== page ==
So, perhaps one gets caught up in a bad situation, a toxic situation and one behaves in a cruel way towards others. Then that power is taken away and you feel remorse, even sorrow for what you have done. Or perhaps you are just remorseful that your lovely power has been taken away from you and you realize that you had better toe the line of appearing to be appropriately apologetic or you will be ousted from the societal embrace. In which case, it comes down to actions, does it not?
I’ve never set much store by apologies. Sure, they are a good start but the deeds that follow, those are what count. It’s an old adage, actions speak louder than words and it’s true. Sticks and Stones may break my bones but words will never hurt me – and in the same way that sticks and stones do wreck physical damage and leave emotional scars, apologies won’t heal in the same way that a splint and sound medical care will. Apologies are necessary and they are the first balm in the process but then, what happens next?
I’ve always believed that often times we cannot (seem) to control what we feel or what we think but we can take responsibility for our actions, both past and present. And accepting responsibility for past actions doesn’t mean saying sorry and sweeping them under the rug of yesteryear, but trying to actively make amends.
And that’s what I tried to show with Julia. When she was in power, she was just awful. But then she got knocked off her perch and she had the choice – she could remain angry and aggressive or she could try to understand herself more clearly when she was ready to move forward with her life.
Not that she became a milksop – she exacted vengeance in a very clearheaded and methodical way but she did have reactions to her actions. She wasn’t impervious to fear and that’s what made her brave. And perhaps, in the end, that’s the truest test of a person’s moral compass – how they will act when they are most afraid. Also, bravery is when you do something or stand up for something when you’ve got a lot to lose. I often wonder what I would do and I’d like to say I’d be honourable but I don’t think it’s a question we can answer until we’ve been tried.
And in the meantime, we live vicariously through the flawed and fabulous heroes and heroines that leap off the pages of books and into our hearts. We cheer them on, we weep for them, we despise them for their weaknesses and we applaud their strengths. Perhaps relating to the moral compass of fictional characters is what we love most about reading. That, and the adventure!
Thank you very much for having me as a guest author on your blog today!
About the author:
Originally from South Africa, Lisa de Nikolits has lived in Canada since 2000. She has a Bachelor of Arts in English Literature and Philosophy and has lived in the U.S.A., Australia and Britain. Lisa lives and writes in Toronto. No Fury Like That, her most recently published work, is her seventh novel and has received glowing preview reviews from internationally acclaimed authors, Metroland Media, and high-profile members of the Crime Writers of Canada. Lisa’s previous works include: The Hungry Mirror (2011 IPPY Awards Gold Medal for Women’s Issues Fiction and long-listed for a ReLit Award); West of Wawa (2012 IPPY Silver Medal Winner for Popular Fiction and a Chatelaine Editor’s Pick); A Glittering Chaos (tied to win the 2014 Silver IPPY for Popular Fiction); The Witchdoctor’s Boneslaunched in Spring 2014 to literary acclaim. Between The Cracks She Fell was reviewed by the Quill & Quire, was on the recommended reading lists for Open Book Toronto and 49th Shelf. Between The Cracks She Fell was also reviewed by Canadian Living magazine and called ‘a must-read book of 2015’. Between The Cracks She Fell won a Bronze IPPY Award 2016 for Contemporary Fiction. The Nearly Girl received rave reviews in THIS magazine and local newspaper, the Beach Metro, among others. No Fury Like That is her seventh book and Rotten Peaches will be published in 2018. All books by Inanna Publications.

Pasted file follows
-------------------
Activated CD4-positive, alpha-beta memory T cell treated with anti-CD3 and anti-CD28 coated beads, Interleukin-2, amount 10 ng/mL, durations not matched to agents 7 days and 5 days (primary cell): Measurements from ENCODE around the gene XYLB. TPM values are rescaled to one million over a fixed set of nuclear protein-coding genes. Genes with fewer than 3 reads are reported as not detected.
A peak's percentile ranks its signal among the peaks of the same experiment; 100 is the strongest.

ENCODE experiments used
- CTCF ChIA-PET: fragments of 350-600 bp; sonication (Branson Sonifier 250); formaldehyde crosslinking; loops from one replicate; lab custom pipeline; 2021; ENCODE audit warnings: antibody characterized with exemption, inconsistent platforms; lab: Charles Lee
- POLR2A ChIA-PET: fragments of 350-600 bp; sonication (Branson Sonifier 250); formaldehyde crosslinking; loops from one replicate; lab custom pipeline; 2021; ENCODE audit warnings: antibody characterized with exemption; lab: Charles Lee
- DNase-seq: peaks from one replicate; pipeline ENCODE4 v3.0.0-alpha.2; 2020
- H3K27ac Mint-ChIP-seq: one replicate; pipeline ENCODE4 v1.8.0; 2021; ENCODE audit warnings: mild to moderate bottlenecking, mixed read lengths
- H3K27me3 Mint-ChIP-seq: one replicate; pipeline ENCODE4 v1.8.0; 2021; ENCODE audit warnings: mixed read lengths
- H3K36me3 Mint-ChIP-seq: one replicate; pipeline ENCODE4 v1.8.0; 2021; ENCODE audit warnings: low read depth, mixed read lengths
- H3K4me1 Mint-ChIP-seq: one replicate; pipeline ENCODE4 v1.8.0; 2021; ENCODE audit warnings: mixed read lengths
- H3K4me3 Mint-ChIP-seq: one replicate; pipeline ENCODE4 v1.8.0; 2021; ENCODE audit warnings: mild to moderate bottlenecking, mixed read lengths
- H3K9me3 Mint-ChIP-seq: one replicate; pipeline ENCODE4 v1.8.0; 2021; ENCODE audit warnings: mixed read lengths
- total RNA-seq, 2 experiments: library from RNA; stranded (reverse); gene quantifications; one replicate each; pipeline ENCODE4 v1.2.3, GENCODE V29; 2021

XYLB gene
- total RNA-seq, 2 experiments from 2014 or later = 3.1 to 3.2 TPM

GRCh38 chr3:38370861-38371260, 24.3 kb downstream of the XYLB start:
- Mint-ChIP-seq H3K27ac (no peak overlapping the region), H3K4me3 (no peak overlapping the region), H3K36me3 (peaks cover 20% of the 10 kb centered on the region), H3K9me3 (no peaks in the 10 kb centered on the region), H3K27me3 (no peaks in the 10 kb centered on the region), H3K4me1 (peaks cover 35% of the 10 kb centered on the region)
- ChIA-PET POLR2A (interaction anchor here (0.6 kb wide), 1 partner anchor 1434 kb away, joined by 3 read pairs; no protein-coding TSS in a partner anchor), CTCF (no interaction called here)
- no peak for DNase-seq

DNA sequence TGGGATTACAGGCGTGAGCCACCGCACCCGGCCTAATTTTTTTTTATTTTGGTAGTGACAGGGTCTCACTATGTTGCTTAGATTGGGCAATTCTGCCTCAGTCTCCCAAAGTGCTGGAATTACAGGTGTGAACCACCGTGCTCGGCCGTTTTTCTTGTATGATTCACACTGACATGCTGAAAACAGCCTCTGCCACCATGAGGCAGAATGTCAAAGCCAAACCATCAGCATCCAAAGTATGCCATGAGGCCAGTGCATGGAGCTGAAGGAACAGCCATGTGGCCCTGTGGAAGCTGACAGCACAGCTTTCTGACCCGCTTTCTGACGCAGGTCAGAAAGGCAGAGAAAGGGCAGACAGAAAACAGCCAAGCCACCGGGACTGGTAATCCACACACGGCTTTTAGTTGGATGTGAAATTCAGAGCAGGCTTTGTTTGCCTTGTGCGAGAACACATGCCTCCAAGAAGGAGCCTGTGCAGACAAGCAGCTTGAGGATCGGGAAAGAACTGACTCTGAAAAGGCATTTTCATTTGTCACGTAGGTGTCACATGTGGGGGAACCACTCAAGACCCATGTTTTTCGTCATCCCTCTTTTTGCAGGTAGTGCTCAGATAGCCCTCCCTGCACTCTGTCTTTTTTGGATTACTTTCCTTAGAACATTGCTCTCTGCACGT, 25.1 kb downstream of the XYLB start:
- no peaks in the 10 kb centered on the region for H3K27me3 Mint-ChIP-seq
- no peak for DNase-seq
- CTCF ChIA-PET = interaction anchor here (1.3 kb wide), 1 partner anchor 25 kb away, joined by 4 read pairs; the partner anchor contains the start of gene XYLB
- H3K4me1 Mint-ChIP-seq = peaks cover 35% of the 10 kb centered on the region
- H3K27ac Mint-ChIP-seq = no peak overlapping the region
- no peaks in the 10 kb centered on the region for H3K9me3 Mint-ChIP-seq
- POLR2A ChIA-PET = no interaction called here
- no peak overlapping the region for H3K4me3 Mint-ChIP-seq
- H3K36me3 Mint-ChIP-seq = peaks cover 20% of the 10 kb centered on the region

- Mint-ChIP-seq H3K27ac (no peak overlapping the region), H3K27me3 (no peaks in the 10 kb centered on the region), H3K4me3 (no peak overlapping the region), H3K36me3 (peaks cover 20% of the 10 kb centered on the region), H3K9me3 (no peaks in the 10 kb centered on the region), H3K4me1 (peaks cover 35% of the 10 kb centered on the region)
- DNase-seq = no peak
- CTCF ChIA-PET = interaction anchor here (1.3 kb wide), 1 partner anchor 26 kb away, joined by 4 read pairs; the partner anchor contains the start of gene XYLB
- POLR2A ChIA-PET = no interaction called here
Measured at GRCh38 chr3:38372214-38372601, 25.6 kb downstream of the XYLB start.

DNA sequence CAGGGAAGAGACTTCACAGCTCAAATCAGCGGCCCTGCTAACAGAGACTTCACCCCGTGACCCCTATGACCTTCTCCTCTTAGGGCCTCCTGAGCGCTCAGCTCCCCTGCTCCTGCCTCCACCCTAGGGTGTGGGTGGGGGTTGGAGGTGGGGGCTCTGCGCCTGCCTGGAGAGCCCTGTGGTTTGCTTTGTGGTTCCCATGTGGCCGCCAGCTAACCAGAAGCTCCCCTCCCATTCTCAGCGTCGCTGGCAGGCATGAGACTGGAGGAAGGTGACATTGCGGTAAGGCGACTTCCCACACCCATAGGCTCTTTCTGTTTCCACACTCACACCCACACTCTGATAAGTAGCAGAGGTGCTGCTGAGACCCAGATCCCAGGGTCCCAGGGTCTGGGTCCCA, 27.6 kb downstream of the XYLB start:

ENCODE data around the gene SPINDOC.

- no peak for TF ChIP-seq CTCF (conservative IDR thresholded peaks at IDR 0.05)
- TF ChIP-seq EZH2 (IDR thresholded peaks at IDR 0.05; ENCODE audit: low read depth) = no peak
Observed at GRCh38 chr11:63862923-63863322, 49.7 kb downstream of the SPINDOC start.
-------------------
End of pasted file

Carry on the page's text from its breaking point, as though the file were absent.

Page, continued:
Lisa has a short story in Postscripts To Darkness, Volume 6, 2015, and flash fiction and a short story in the debut issue of Maud.Lin House as well as poetry in the Canadian Women Studies Journal (Remembering, 2013, and Water, 2015). Her short stories have also appeared on Lynn Crosbie’s site, Hood and in the Jellyfish Review. She has a short story in the anthology PAC’HEAT, a Ms. Pac-Man noir collection and a short story in the Sisters In Crime anthology, The Whole She-Bang 3 and she will have two short stories in 13 Claws, the Mesdames of Mayhem anthology which will be published in August 2017.